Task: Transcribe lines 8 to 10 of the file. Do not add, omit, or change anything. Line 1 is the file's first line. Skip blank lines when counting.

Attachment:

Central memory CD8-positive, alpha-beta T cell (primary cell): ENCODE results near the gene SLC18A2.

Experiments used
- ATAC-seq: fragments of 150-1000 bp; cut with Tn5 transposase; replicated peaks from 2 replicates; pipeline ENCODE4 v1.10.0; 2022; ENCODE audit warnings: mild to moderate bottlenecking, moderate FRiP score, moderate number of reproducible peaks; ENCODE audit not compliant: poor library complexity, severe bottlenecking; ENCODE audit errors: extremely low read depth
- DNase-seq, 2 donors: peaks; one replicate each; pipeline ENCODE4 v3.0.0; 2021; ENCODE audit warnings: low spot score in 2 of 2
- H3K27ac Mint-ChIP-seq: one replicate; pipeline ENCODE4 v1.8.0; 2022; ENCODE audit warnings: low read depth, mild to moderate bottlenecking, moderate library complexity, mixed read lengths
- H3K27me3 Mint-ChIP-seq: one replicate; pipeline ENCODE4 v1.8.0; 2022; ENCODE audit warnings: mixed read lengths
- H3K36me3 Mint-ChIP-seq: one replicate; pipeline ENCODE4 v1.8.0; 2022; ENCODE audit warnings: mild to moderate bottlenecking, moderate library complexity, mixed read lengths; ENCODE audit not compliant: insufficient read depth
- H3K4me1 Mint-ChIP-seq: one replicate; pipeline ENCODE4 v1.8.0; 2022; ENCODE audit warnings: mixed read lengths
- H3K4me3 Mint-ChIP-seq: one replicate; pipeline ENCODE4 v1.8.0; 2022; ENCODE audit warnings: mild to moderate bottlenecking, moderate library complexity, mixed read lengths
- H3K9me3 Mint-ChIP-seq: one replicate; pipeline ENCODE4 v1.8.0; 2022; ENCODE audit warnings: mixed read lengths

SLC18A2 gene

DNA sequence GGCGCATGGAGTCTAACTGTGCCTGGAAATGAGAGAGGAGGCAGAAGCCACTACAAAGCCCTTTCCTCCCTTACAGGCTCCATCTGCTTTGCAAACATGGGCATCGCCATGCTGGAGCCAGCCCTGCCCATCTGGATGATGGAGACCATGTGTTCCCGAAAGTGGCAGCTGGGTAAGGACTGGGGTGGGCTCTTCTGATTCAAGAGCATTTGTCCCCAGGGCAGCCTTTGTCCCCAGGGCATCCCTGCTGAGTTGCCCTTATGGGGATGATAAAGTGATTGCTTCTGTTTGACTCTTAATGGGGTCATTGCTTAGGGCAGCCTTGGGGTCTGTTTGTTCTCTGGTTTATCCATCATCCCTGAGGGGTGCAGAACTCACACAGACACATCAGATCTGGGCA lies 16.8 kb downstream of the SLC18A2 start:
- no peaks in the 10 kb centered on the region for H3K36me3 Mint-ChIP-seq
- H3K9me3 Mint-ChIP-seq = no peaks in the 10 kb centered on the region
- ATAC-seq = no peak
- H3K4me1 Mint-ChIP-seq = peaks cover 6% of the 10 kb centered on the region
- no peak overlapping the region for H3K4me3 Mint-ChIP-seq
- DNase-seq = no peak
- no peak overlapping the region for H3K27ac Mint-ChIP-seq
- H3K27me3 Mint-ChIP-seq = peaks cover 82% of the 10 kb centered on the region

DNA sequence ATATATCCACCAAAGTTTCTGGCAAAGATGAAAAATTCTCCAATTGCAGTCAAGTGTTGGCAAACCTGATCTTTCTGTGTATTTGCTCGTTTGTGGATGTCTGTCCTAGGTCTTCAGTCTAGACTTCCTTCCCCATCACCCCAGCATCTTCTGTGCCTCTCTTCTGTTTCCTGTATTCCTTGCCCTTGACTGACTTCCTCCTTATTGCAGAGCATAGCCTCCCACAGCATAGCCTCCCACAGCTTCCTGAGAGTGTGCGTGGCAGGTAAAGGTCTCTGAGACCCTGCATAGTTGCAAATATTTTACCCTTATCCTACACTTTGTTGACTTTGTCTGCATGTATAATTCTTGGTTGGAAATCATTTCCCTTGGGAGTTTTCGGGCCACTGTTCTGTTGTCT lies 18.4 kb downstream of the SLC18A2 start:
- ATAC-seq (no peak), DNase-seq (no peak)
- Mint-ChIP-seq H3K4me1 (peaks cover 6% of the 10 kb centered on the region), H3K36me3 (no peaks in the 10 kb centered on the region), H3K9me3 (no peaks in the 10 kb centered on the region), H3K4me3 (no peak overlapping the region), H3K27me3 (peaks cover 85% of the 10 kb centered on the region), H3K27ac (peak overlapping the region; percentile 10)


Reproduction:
- H3K4me1 Mint-ChIP-seq: one replicate; pipeline ENCODE4 v1.8.0; 2022; ENCODE audit warnings: mixed read lengths
- H3K4me3 Mint-ChIP-seq: one replicate; pipeline ENCODE4 v1.8.0; 2022; ENCODE audit warnings: mild to moderate bottlenecking, moderate library complexity, mixed read lengths
- H3K9me3 Mint-ChIP-seq: one replicate; pipeline ENCODE4 v1.8.0; 2022; ENCODE audit warnings: mixed read lengths